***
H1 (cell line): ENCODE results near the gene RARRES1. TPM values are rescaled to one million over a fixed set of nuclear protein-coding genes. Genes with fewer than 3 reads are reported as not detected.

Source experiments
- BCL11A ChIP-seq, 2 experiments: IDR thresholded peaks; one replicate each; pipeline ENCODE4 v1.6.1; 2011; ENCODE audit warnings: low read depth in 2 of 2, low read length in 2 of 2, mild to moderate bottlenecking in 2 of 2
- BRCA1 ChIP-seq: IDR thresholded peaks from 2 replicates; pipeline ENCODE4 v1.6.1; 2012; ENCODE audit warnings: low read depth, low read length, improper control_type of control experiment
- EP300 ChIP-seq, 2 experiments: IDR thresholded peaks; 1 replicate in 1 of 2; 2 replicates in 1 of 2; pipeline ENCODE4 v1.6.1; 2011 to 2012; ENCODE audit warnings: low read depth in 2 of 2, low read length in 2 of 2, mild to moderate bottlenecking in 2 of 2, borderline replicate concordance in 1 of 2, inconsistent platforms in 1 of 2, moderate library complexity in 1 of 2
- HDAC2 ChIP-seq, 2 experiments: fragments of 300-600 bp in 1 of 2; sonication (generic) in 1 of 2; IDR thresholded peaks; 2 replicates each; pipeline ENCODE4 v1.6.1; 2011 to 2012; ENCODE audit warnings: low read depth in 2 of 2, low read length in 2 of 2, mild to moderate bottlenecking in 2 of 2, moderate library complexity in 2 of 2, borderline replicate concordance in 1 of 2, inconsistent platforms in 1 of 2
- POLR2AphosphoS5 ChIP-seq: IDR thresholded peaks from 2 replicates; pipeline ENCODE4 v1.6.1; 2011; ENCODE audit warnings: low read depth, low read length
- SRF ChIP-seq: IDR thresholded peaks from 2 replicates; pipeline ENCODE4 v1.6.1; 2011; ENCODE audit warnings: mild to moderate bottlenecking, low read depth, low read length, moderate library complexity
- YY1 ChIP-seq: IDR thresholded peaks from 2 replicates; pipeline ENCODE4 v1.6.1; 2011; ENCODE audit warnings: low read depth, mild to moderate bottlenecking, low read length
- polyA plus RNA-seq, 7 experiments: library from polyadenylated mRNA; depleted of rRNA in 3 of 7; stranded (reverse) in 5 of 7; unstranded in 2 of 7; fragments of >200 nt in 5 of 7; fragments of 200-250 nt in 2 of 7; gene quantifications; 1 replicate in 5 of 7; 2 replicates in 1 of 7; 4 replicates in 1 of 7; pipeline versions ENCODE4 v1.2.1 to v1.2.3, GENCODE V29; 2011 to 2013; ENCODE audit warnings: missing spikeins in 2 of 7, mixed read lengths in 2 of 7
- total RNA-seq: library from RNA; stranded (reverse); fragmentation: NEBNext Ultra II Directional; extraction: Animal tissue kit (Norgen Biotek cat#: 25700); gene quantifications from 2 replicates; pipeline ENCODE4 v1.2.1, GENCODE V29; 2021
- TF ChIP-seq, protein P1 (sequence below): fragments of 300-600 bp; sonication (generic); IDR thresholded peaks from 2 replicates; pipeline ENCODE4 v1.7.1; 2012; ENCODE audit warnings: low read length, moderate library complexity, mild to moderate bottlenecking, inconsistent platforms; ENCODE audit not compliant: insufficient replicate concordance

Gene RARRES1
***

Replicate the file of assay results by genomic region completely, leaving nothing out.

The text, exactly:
H1 (cell line): ENCODE results near the gene RARRES1. TPM values are rescaled to one million over a fixed set of nuclear protein-coding genes. Genes with fewer than 3 reads are reported as not detected.

Source experiments
- BCL11A ChIP-seq, 2 experiments: IDR thresholded peaks; one replicate each; pipeline ENCODE4 v1.6.1; 2011; ENCODE audit warnings: low read depth in 2 of 2, low read length in 2 of 2, mild to moderate bottlenecking in 2 of 2
- BRCA1 ChIP-seq: IDR thresholded peaks from 2 replicates; pipeline ENCODE4 v1.6.1; 2012; ENCODE audit warnings: low read depth, low read length, improper control_type of control experiment
- EP300 ChIP-seq, 2 experiments: IDR thresholded peaks; 1 replicate in 1 of 2; 2 replicates in 1 of 2; pipeline ENCODE4 v1.6.1; 2011 to 2012; ENCODE audit warnings: low read depth in 2 of 2, low read length in 2 of 2, mild to moderate bottlenecking in 2 of 2, borderline replicate concordance in 1 of 2, inconsistent platforms in 1 of 2, moderate library complexity in 1 of 2
- HDAC2 ChIP-seq, 2 experiments: fragments of 300-600 bp in 1 of 2; sonication (generic) in 1 of 2; IDR thresholded peaks; 2 replicates each; pipeline ENCODE4 v1.6.1; 2011 to 2012; ENCODE audit warnings: low read depth in 2 of 2, low read length in 2 of 2, mild to moderate bottlenecking in 2 of 2, moderate library complexity in 2 of 2, borderline replicate concordance in 1 of 2, inconsistent platforms in 1 of 2
- POLR2AphosphoS5 ChIP-seq: IDR thresholded peaks from 2 replicates; pipeline ENCODE4 v1.6.1; 2011; ENCODE audit warnings: low read depth, low read length
- SRF ChIP-seq: IDR thresholded peaks from 2 replicates; pipeline ENCODE4 v1.6.1; 2011; ENCODE audit warnings: mild to moderate bottlenecking, low read depth, low read length, moderate library complexity
- YY1 ChIP-seq: IDR thresholded peaks from 2 replicates; pipeline ENCODE4 v1.6.1; 2011; ENCODE audit warnings: low read depth, mild to moderate bottlenecking, low read length
- polyA plus RNA-seq, 7 experiments: library from polyadenylated mRNA; depleted of rRNA in 3 of 7; stranded (reverse) in 5 of 7; unstranded in 2 of 7; fragments of >200 nt in 5 of 7; fragments of 200-250 nt in 2 of 7; gene quantifications; 1 replicate in 5 of 7; 2 replicates in 1 of 7; 4 replicates in 1 of 7; pipeline versions ENCODE4 v1.2.1 to v1.2.3, GENCODE V29; 2011 to 2013; ENCODE audit warnings: missing spikeins in 2 of 7, mixed read lengths in 2 of 7
- total RNA-seq: library from RNA; stranded (reverse); fragmentation: NEBNext Ultra II Directional; extraction: Animal tissue kit (Norgen Biotek cat#: 25700); gene quantifications from 2 replicates; pipeline ENCODE4 v1.2.1, GENCODE V29; 2021
- TF ChIP-seq, protein P1 (sequence below): fragments of 300-600 bp; sonication (generic); IDR thresholded peaks from 2 replicates; pipeline ENCODE4 v1.7.1; 2012; ENCODE audit warnings: low read length, moderate library complexity, mild to moderate bottlenecking, inconsistent platforms; ENCODE audit not compliant: insufficient replicate concordance

Gene RARRES1